Ma mère l’oye, arranged for two harps
December 18, 2016: Mariko Anraku, harp; Emmanuel Ceysson, harp
Ravel often preferred the company of children to that of adults. In 1908 he wrote a delightful set of piano duets entitled Ma mère l’oye (Mother Goose) for two of his favorite children, Mimi and Jean Godebski. Their parents, Ida and Cipa Godebski, some of Ravel’s best friends, regularly entertained many of the famous artists, writers, and musicians of the period. Years later Mimi wrote:
Ravel was my favorite because he used to tell me marvelous stories. I would sit on his knee and indefatigably he would begin “Once upon a time . . .” And it was Laideronnette, Beauty and the Beast and above all the adventures of a poor mouse that he had made up for me. . . . It was at la Grangette [the Godebski’s country house at Valvins] that Ravel finished or anyway presented us with Ma mère l’oye. But neither my brother nor I was of an age to appreciate such a dedication and we saw it rather as something that involved hard work.
The piano duets were first performed on April 20, 1910, in Paris on the first concert of the Société Indépendente, founded as a rival to the Société Nationale. The work was played, not by the Godebskis, but by two young girls—Jeanne Leleu (student of Marguerite Long, one of Ravel’s great interpreters) and Geneviève Duronys (student of Madame Chesné). Ravel was extremely pleased by the performance, as he touchingly wrote to Mlle. Leleu afterwards. She later won the Prix de Rome and became a professor at the Paris Conservatory.
Ravel wrote in his autobiographical sketch: “It was my intention to awaken the poetry of childhood in these pieces, and this naturally led me to simplify my style and to thin out my writing.” The contrast between these five pieces and Gaspard de la nuit, also written in 1908, could scarcely be greater in this respect, yet Ravel remains Ravel in the essentials—the modality of the melodies, the harmonic and rhythmic treatment, the recall of old dance styles, and the evocation of fairy worlds. Writers of the past provided the direct inspiration for Ravel’s set of little “tales”: Charles Perrault for Sleeping Beauty and Tom Thumb (1697 anthology); Comtesse d’Aulnoy (a Perrault contemporary) for Laideronnette, Empress of the Pagodas; and Marie Leprince de Beaumont for Beauty and the Beast (1757 Children’s Treasury of Moral Tales). The final piece takes up the end of the Sleeping Beauty story, thus neatly enclosing the set.
As with many of his piano works, Ravel orchestrated Ma mère l’oye, in this case on a commission from Jacques Rouché, director of the Théâtre des Arts, for a January 1912 ballet performance, choreographed by Mme. Jeanne Hugard. To make a complete ballet Ravel added two numbers and several transitions, and changed the order slightly. The work is best known, however, in its five-movement concert suite version (which follows the order of the piano duets).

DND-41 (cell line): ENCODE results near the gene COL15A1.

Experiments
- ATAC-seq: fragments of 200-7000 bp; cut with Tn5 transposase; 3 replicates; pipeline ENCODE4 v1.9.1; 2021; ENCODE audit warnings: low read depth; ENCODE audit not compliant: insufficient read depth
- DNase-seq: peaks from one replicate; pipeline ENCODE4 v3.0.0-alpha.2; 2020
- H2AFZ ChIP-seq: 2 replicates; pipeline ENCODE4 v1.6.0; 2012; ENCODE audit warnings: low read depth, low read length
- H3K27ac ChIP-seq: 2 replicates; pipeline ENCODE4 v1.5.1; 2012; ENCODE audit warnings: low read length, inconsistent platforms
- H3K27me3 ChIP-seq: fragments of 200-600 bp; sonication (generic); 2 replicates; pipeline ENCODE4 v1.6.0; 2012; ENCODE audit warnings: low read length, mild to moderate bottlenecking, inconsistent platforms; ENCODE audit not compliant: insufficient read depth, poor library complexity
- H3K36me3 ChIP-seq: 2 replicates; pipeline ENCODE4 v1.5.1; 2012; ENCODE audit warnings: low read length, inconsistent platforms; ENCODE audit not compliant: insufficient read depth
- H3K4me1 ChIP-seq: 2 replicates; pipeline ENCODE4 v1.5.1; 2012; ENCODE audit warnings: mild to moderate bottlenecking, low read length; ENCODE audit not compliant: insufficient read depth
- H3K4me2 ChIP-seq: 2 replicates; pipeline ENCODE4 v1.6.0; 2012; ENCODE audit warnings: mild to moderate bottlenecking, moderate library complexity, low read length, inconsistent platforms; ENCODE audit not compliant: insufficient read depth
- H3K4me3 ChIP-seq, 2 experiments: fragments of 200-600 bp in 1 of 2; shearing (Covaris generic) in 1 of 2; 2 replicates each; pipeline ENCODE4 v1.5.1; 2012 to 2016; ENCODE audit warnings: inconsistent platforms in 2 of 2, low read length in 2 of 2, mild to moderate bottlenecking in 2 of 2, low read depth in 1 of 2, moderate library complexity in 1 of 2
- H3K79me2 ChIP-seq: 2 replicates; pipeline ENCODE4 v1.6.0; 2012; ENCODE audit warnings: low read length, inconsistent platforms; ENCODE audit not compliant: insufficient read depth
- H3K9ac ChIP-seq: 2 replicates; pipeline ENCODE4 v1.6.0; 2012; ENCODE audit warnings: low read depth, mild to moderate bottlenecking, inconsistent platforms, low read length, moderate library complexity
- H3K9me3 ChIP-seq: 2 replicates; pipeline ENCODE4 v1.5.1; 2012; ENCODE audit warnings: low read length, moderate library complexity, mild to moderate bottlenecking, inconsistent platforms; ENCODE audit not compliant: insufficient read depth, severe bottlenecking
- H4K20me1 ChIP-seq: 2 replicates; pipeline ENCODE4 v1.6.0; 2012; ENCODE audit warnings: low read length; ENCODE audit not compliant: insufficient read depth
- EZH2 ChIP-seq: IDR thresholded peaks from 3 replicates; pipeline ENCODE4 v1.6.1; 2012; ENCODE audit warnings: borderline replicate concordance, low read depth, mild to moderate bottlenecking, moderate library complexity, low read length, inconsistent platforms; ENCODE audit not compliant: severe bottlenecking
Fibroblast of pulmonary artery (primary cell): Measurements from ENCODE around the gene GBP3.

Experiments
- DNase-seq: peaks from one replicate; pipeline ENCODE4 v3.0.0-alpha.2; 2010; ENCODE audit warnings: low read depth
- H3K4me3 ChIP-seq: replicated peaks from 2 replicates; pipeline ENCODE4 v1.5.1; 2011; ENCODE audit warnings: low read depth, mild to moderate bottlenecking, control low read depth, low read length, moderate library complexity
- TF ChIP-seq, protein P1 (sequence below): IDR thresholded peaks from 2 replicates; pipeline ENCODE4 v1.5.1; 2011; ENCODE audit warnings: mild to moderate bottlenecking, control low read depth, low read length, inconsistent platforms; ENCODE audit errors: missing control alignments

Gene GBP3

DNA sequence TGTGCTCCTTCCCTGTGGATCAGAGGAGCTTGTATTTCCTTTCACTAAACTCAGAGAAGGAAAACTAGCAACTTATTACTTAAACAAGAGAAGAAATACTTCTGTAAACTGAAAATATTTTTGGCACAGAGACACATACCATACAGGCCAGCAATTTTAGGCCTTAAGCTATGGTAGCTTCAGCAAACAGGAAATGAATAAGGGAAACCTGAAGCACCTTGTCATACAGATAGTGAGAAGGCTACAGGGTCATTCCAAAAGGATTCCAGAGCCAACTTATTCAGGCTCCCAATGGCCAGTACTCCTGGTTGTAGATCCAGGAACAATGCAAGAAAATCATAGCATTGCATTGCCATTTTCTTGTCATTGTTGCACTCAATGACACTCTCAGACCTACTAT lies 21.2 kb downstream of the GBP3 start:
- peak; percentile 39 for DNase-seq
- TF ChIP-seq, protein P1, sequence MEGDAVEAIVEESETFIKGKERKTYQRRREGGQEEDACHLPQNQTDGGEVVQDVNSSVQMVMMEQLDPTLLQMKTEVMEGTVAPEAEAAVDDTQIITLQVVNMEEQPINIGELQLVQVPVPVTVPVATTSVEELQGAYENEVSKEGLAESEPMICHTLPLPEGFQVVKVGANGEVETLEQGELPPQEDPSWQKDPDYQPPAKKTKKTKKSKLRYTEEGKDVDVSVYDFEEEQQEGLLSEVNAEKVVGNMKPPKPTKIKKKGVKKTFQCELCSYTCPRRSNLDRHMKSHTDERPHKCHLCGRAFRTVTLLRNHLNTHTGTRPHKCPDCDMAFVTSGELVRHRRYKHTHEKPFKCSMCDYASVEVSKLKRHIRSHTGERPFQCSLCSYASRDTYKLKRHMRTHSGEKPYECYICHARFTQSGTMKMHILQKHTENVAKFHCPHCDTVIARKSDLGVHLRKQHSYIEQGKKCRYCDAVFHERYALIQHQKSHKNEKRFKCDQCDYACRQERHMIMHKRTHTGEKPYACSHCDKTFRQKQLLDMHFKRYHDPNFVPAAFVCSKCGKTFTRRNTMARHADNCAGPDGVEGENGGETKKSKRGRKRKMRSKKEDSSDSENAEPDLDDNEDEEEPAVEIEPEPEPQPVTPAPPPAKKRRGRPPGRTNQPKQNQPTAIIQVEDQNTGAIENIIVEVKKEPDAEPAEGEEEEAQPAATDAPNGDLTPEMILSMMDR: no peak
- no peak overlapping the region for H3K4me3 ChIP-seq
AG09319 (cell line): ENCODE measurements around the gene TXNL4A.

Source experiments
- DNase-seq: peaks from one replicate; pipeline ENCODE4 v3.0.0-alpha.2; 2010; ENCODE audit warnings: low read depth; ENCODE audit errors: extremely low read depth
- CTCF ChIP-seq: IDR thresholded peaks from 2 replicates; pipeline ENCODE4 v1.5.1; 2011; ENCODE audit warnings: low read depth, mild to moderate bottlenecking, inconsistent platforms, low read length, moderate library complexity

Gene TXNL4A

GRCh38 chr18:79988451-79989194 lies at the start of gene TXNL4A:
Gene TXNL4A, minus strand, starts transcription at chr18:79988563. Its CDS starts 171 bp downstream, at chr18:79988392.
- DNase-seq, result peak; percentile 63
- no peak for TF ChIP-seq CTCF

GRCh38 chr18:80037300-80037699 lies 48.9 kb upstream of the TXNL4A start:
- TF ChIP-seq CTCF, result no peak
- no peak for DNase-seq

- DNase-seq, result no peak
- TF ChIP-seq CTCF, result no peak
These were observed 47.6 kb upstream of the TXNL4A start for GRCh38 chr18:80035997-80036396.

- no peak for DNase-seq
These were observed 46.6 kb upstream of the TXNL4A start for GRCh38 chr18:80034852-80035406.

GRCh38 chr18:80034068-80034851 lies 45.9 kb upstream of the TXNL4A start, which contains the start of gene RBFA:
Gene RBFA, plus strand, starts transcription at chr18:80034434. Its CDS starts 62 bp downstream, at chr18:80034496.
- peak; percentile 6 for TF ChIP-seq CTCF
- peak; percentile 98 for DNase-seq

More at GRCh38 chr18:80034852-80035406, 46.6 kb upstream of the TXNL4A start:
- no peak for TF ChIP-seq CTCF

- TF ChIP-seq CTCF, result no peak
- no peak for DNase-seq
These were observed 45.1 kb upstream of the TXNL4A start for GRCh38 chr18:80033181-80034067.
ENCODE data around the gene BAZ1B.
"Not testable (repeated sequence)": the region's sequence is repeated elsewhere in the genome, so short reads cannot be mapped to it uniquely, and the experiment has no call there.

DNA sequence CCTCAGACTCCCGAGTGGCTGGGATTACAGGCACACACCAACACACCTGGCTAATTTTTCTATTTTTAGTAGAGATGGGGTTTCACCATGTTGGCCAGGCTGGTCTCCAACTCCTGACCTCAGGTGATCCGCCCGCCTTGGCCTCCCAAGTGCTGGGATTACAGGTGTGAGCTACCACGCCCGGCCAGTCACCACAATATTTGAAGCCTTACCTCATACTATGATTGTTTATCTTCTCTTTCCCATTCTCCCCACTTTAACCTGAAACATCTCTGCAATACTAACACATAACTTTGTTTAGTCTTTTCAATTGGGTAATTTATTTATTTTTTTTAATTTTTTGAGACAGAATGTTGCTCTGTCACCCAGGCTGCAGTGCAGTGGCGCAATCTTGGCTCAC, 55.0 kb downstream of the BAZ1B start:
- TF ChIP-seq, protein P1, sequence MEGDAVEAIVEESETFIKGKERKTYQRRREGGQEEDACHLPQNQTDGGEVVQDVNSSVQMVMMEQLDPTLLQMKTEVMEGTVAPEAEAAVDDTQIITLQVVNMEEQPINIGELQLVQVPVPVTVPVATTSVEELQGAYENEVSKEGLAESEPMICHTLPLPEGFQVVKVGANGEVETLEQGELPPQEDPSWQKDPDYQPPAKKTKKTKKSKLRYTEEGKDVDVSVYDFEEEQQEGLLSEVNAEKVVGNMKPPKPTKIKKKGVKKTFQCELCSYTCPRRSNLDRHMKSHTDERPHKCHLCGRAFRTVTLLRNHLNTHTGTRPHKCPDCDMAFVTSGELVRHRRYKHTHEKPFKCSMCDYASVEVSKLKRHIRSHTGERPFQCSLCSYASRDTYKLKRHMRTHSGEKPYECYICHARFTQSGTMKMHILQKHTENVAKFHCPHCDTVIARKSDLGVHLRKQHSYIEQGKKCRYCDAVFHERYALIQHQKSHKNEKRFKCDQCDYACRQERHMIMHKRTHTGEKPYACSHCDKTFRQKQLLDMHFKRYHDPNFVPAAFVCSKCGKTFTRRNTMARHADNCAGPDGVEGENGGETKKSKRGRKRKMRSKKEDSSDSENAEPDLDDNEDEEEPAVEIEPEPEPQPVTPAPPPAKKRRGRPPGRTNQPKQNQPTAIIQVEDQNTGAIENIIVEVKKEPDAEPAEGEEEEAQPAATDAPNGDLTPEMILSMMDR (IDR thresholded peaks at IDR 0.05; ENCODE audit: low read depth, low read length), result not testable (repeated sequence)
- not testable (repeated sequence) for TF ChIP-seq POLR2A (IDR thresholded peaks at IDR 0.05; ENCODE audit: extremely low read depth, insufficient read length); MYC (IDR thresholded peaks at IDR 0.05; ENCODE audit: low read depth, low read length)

In the Pavane of the Sleeping Beauty, Ravel depicts the 100-year sleep of the princess by employing the Aeolian church mode, evoking a sense of “long ago.” The accompaniment of gentle “chimes” sounds perfect when transferred from piano to harp.
Tom Thumb is headed by a quotation from Perrault’s tale: “He thought he would be able to find the path easily by means of the bread which he had strewn wherever he had walked; but he was quite surprised when he could not find a single crumb; the birds had come and eaten them all.” The music depicts his trail with muted thirds in the accompaniment joined by a melody that often moves in parallel motion, lending an ancient flavor to the wistful passages. Ravel suggests bird twitterings midway through the piece.
Ravel turned to the pentatonic (five-note) scale for Laideronnette, Empress of the Pagodas, to suggest its Eastern atmosphere. From the Comtesse d’Aulnoy’s story of the Ugly Little Girl (Laideronnette) and the Green Serpent, who both overcome their respective spells eventually to live happily ever after, Ravel depicted the following episode: “She undressed and got into the bath. The toy mandarins and mandarinesses began to sing and play instruments; some had theorbos made of walnut shells; some had viols made of almond shells, for the instruments had to be of a size appropriate to their own.” Ravel’s portrayal pays particular attention to their diminutive size.
In Conversations of Beauty and the Beast (quotations from Mme. Leprince de Beaumont’s tale head the piece), Beauty tells the Beast that he does not seem so ugly when she thinks of his kindheartedness. He asks her to marry him, and though she refuses at first, she finally accepts. He of course, turns into a prince at that moment. Musically their conversation takes place as a kind of slow waltz.
The Suite concludes with The Fairy Garden, in which Sleeping Beauty wakes up to her handsome prince. The “magic” glissandos (slides) at the end caused poor little Jeanne Leleu to hurt her finger in the piano version, she later recalled. Any hopes she had of being allowed to finger the notes individually were dashed by Ravel who said simply, “I am an assassin!” and left them as they were to create their enchanting effect.
In this afternoon’s performance, movements I, II, III, and V were arranged for two harps by John Escosa. Movement IV, Conversations of Beauty and the Beast, is a special arrangement fashioned by our artists, Mariko Anraku and Emmanuel Ceysson.
© Jane Vial Jaffe